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May 27, 2004

People of the Times

The American Academy of Arts and Sciences has elected to its membership Peter L. Strick, professor of neurobiology and psychiatry and co-director of the Center for the Neural Basis of Cognition at Pitt.
Strick is one among 202 men and women who, according to the academy, “are world-renowned leaders in scholarship, business, the arts and public affairs.” The academy has among its members 150 Nobel laureates, 50 Pulitzer Prize winners and numerous influential world leaders.
Strick’s research is leading to new discoveries in how the human brain works. Among his lab’s most important discoveries are the six “premotor” areas in the frontal lobe through which the brain projects to the spinal cord to generate movement. In addition, Strick has made progress into defining the complex pattern of neural connections that is the substrate of human behavior.
“Dr. Strick’s work in mapping the brain circuitry involved in behavior and motor function has the potential to impact the lives of millions who have mental illnesses or difficulty with physical tasks due to brain injury,” said Arthur S. Levine, senior vice chancellor, health sciences and dean of the School of Medicine. “We are pleased that the academy has recognized these achievements.”
“I am deeply honored to be elected to the academy,” said Strick. “To have one’s work recognized along with the best of the best in this nation is an incredible feeling of achievement.”
Election to the academy is one of the highest honors in the United States. Founded in 1780 by John Adams, James Bowdoin, John Hancock and other scholars “to cultivate every art and science which may tend to advance the interest, honor, dignity and happiness of a free, independent and virtuous people,” the academy has had as members some of the greatest minds from each generation, including George Washington, Ben Franklin, Daniel Webster, Albert Einstein and Winston Churchill.

E. Maxine Bruhns, director of Pitt’s Nationality Rooms and Intercultural Exchange Programs, received a YWCA of Greater Pittsburgh’s 2004 A Tribute to Women Award May 13.
Bruhns joined the University in 1965. She works closely with more than 35 ethnic groups to create new Nationality Rooms; maintains the existing rooms, which are historic landmarks that perpetuate the cultures and traditions of the countries and groups they represent, and administers Pitt’s Summer Study Abroad Scholarship Program, which has 40 scholarship recipients this year.
During her tenure, the African Heritage, Armenian, Austrian, Indian, Israel Heritage, Japanese and Ukrainian Rooms were dedicated. On the drawing board are the Danish, Finnish, Latin American, Philippine, Swiss, Turkish and Welsh Rooms.
Bruhns was the national chair for the Cornaro Tercentenary Observance in 1978 honoring Elena Lucrezia Cornaro Piscopia, the first woman in the world to earn a university degree. She is facilitating the translation and publication of the Cornaro biography by the late Benedictine monk, Ludovico Maschietto.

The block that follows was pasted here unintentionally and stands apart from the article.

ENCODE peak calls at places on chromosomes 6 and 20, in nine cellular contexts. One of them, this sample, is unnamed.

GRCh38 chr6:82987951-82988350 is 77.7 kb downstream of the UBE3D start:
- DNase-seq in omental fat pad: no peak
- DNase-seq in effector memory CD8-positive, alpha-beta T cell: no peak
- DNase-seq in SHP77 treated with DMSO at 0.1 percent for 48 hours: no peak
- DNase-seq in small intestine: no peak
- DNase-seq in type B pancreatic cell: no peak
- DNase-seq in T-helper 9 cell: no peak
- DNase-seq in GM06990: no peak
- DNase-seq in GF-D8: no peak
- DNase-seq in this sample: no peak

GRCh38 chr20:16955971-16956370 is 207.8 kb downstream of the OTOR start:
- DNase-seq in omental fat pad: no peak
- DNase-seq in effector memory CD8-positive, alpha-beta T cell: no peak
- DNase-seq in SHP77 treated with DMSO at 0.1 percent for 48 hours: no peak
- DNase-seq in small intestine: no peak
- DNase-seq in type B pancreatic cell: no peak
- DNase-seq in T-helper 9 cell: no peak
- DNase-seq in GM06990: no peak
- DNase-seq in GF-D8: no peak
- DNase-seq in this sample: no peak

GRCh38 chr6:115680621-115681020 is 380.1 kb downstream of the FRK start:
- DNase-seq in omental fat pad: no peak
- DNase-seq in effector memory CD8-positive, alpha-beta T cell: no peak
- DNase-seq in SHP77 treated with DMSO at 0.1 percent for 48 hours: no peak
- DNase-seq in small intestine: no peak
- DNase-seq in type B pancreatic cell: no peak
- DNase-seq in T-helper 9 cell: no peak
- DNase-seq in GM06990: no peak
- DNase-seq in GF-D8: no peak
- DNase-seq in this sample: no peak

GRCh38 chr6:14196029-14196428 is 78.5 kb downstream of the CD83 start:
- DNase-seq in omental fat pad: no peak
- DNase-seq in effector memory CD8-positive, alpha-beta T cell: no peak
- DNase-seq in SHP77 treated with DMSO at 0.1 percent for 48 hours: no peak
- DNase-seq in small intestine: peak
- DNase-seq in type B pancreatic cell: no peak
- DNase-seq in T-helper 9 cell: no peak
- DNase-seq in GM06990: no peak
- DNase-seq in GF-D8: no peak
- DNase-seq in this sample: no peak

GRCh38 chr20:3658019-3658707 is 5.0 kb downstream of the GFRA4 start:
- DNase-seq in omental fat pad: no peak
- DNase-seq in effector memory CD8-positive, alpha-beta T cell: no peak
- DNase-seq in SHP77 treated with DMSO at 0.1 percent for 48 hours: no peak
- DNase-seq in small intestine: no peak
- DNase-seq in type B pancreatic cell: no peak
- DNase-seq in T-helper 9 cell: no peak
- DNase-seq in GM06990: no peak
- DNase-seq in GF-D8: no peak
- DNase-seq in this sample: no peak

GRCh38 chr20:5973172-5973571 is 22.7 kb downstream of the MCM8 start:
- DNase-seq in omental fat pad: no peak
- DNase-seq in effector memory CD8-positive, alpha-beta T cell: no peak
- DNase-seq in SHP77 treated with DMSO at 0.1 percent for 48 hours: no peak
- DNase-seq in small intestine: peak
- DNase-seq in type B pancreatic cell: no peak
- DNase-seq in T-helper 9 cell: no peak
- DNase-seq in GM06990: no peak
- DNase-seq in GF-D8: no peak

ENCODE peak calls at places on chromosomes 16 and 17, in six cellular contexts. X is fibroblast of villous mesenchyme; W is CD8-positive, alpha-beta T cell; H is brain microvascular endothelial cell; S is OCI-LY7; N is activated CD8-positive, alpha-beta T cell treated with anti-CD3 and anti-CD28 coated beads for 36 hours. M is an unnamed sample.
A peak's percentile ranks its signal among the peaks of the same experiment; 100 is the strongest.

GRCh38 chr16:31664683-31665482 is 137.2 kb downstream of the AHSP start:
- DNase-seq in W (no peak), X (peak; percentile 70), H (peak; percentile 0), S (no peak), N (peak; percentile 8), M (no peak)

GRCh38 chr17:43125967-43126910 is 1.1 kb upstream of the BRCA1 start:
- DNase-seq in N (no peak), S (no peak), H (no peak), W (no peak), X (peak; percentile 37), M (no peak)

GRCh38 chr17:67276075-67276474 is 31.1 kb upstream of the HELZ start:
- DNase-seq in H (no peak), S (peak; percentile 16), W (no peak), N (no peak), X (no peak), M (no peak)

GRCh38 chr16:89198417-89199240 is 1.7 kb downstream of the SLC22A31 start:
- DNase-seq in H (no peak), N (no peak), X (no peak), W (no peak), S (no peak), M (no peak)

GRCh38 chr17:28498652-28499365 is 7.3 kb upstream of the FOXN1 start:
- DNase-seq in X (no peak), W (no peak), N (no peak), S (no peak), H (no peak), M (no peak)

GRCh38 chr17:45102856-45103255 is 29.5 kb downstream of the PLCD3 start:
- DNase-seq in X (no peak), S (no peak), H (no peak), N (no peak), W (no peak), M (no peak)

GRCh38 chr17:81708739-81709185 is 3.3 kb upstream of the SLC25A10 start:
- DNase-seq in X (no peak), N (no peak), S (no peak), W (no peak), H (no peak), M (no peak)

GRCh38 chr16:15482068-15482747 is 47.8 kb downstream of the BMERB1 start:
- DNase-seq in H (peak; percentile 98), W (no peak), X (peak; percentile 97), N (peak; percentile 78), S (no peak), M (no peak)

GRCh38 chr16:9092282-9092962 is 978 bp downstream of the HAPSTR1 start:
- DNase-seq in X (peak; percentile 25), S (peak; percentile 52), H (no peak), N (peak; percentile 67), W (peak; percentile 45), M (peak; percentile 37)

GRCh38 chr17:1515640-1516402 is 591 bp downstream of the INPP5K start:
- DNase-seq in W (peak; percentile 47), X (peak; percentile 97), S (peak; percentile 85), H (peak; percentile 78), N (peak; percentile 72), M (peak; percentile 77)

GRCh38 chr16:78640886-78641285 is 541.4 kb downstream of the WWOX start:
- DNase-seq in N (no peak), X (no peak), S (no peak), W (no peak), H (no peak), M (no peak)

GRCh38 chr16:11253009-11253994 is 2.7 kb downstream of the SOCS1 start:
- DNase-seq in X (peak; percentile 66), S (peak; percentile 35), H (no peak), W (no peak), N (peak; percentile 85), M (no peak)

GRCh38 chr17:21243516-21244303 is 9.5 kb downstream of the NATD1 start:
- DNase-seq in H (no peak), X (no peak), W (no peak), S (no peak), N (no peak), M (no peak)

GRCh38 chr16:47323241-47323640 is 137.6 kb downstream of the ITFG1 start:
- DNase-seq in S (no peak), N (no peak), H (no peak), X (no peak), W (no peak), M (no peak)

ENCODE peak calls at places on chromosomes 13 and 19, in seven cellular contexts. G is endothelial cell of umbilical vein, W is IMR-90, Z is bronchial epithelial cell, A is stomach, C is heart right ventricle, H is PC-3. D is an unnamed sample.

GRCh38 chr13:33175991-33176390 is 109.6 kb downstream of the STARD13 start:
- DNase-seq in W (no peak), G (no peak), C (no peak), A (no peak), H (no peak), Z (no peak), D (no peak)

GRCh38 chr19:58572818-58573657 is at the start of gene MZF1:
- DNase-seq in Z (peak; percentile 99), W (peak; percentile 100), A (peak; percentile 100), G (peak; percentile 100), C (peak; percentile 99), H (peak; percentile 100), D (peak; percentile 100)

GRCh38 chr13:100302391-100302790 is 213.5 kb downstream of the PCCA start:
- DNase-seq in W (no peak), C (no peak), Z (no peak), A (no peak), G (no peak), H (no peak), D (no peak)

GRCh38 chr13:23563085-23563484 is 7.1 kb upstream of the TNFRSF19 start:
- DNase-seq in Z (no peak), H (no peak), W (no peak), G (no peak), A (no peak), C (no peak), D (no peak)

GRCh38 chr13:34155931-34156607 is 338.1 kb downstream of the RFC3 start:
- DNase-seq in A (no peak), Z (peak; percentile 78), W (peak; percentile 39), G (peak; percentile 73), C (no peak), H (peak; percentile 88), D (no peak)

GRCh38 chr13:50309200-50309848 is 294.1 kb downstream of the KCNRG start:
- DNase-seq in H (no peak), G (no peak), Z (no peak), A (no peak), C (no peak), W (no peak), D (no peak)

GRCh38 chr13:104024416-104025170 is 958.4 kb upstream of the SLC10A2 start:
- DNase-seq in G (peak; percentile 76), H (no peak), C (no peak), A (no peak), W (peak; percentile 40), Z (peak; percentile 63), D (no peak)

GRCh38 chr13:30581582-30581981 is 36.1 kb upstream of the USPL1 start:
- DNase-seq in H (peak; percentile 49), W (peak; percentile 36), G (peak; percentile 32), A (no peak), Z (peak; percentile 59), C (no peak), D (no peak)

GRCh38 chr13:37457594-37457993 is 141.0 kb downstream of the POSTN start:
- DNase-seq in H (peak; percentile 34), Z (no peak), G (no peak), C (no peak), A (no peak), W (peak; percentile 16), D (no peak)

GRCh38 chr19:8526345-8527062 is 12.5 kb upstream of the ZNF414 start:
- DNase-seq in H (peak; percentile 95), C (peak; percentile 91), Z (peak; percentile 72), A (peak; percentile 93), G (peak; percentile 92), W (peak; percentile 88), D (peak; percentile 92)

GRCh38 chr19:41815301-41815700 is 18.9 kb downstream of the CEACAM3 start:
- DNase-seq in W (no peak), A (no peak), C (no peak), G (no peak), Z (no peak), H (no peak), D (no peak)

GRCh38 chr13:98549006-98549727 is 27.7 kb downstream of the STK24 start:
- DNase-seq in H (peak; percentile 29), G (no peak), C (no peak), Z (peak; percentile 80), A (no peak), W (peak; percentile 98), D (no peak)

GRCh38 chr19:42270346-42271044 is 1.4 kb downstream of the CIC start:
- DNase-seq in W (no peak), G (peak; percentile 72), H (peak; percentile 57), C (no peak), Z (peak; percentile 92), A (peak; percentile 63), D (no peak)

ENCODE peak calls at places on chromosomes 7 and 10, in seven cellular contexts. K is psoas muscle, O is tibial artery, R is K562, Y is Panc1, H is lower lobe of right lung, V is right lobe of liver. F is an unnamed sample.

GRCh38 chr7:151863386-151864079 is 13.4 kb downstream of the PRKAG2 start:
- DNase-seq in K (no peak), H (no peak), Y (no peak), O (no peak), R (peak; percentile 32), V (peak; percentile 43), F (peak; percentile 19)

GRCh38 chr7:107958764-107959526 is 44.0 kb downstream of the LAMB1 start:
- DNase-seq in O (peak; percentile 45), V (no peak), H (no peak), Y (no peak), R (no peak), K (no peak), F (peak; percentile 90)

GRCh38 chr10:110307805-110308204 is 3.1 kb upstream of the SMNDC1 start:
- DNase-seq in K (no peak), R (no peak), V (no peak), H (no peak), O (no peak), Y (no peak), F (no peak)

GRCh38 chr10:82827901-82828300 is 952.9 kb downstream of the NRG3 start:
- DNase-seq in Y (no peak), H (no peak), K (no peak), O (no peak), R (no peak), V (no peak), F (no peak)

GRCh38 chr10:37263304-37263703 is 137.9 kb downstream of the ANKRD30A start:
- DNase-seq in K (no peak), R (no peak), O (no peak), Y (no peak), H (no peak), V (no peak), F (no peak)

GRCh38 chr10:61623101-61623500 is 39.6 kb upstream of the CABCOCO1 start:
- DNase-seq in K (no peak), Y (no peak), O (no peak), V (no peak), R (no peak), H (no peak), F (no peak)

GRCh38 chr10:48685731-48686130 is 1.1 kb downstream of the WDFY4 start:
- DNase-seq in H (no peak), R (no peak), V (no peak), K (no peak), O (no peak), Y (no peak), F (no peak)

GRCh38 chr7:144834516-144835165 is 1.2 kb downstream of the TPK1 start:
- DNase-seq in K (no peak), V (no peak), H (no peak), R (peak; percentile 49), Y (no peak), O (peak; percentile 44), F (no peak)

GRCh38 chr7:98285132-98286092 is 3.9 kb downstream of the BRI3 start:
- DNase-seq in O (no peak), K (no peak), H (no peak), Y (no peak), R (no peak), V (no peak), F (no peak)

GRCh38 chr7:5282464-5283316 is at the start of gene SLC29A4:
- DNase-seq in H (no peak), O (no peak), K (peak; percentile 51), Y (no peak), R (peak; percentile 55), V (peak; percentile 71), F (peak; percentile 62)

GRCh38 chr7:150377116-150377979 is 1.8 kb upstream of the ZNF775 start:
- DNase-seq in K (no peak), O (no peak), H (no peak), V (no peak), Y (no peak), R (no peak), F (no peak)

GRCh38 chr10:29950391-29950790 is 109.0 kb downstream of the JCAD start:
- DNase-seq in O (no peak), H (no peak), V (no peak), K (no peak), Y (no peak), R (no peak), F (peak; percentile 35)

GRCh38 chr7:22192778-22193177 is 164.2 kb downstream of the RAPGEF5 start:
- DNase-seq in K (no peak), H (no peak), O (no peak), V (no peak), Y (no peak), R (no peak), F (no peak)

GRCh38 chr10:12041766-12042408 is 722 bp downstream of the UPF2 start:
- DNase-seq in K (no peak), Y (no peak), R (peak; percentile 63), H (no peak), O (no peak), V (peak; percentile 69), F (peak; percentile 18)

Bruhns earned a B.A. in psychology and philosophy from Ohio State University. Following that, she spent 15 years traveling and living in such areas as Austria, Lebanon, Jordan, Vietnam, Cambodia, Iran, Germany, Greece and Gabon, West Africa.
During that time, Bruhns worked with CARE, taught English in binational centers and studied several languages and cultures. She also earned a Master of Arts degree in education at the American University of Beirut.
Among Bruhn’s honors are the World Affairs Council’s David Glick Award in 1992, the Distinguished Daughter of Pennsylvania in 1993, and the American Lebanese Congress Ethnic Heritage Award in 1995.
Since 1983, the A Tribute to Women awards have been recognizing the accomplishments of extraordinary women from throughout southwestern Pennsylvania. The awardees – innovators, visionaries and advocates of change – have helped to shape their communities.

Helen Ruggieri, an assistant professor of writing at Pitt’s Bradford campus, has won three awards for her poetry, one from Kent State University and two others from competitions in Japan.
From Kent State, Ruggieri won the 2004 Hart Crane Award for her poem, A Japanese Fable, which was selected from more than 200 entries. The poem will be published in the May issue of Icon magazine, which is published by Kent State.
Ruggieri received an award of merit in the Baika Literary Festival at the Daichu-ji Temple in Namazu Shizioka, Japan, for a haiku she wrote. Ruggieri’s haiku was one of six, out of 405 entries in her division, that received an award.
She also received third prize in the Kusamakura International Haiku Competition, which is sponsored by Kumamoto City in Japan, for another haiku she penned.
Ruggieri’s award-winning poetry is the product of her visit to Japan in 2000, where she taught at Yokohama College of Commerce, part of an exchange program between Pitt-Bradford and Yokohama College.
Ruggieri, who has been teaching at Pitt-Bradford since 1985, is a member of the Asian Studies Center, part of the University Center for International Studies at Pitt. She holds a Master of Fine Arts degree in poetry from Penn State University, a master’s degree in English literature from St. Bonaventure University and a bachelor’s degree in English literature from Penn State.